Archive for January 3, 2022

Lapsus$ Ransomware Gang Pwns Portugal’s Largest TV Channel

Posted in Commentary with tags on January 3, 2022 by itnerd

The Record is reporting that the Lapsus$ ransomware gang has hit SIC, Portugal’s largest TV channel:

The attack has taken place over the New Year holiday and has hit the company’s online IT server infrastructure. Websites for the Impressa group, Expresso, and all the SIC TV channels are currently offline.

National airwave and cable TV broadcasts are operating normally, but the attack has taken down SIC’s internet streaming capabilities.

The Lapsus$ group took credit for the attack by defacing all of Impressa’s sites with a ransom note (pictured at the top of this article). Besides a ransom request, the message claims that the group has gained access to Impresa’s Amazon Web Services account.

Impresa staff appeared to have regained control over this account earlier today when all the sites were put into maintenance mode, but the attackers immediately tweeted from Expresso’s verified Twitter account to show that they still had access to company resources.

The Impresa attack is one of the largest cybersecurity incidents in Portugal’s history. Impresa is, by far, the country’s largest media conglomerate.

This is clearly not a good look for SIC. Elizabeth Wharton who is the Vice President, Operations for SCYTHE had this to say:

“Being able to continuously validate people, processes, and technologies is always going to be a struggle. Ransomware gangs like Lasus$ may use the same tactics, techniques, and procedures (TTPs) to carry out their attacks, or they may reorder the TTPs to fly under the radar. Companies need to continuously test their controls using threat intelligence, like the news of this attack, to protect their business interests.”

Hopefully SIC gets control back from this gang. And more importantly, the rest of us use this as a case study as to how to defend yourself from getting pwned in this manner.

UPDATE: I got additional commentary from Dave Pasirstein, CPO & Head of Engineering, TruU:

Ransomware is not going away.  It’s a lucrative business that is nearly impossible to protect all risk vectors; however, it is made easy by enterprises failing to take enough precautionary steps.  Those steps must include: zero trust approaches, active patching, end-point and email protection, employee culture/training/testing, and very strong authentication such as modern MFA, ideally a password-less MFA that is not based on shared-secrets and thus, cannot easily be bypassed by a server compromise.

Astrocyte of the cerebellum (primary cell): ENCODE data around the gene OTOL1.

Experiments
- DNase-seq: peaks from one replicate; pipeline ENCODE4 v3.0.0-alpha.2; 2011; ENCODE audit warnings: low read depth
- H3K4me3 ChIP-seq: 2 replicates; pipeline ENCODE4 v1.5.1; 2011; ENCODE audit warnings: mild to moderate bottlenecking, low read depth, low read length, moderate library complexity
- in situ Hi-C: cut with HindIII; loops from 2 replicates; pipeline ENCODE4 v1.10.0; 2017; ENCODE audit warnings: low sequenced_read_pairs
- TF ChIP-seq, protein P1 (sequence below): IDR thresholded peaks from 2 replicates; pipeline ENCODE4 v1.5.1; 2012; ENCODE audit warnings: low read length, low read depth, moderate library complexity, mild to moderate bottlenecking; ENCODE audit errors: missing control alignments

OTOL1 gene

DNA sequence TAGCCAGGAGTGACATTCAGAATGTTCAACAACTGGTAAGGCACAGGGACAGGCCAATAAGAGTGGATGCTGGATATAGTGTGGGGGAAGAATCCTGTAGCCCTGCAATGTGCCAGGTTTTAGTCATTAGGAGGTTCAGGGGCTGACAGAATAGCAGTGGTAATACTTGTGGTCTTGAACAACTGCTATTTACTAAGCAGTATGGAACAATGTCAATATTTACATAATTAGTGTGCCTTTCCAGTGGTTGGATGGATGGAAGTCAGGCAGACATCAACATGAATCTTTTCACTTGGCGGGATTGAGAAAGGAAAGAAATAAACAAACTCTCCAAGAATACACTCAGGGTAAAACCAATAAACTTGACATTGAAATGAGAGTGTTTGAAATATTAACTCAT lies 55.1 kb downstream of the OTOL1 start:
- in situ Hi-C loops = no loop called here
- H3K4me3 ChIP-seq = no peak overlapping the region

iOS Users Have To Worry About A HomeKit Vulnerability That Apple Doesn’t Seem Interested In Fixing…. WTF??

Posted in Commentary with tags on January 3, 2022 by itnerd

Now this is a concerning exploit for iOS users. A denial of service vulnerability that has been dubbed ‘doorLock’ has been discovered in Apple HomeKit, affecting iOS 14.7 through 15.2.

Trevor Spinolas discovered the bug which can be explained this way. If a HomeKit device name is changed to a “very long string,” set at 500,000 characters in testing, iOS and iPadOS devices that loads the string can be rebooted and made unusable. Furthermore, since the name is stored in iCloud and gets updated across all other iOS devices signed into the same account, the bug can reappear repeatedly.

I’ll let him explain how it can be exploited:

Using Apple’s HomeKit API, any iOS app with access to Home data may change the names of HomeKit devices. In iOS 15.1 (or possibly 15.0) a limit on the length of the name an app or the user can set was introduced. On iOS versions previous to these, an application can trigger the bug since this limit is not present. If the bug is triggered on a version of iOS without the limit and the device shares HomeKit data with a device on an iOS version with the limit, both will be still be affected. If a user does not have any Home devices added, the bug can still be triggered by accepting an invitation to a Home that contains a HomeKit device with a large string as its name, even on iOS 15.2. The bug can also be triggered on versions without the length limit by simply copying a large string of text and pasting it when manually renaming a Home device, although the Home app may crash when doing so.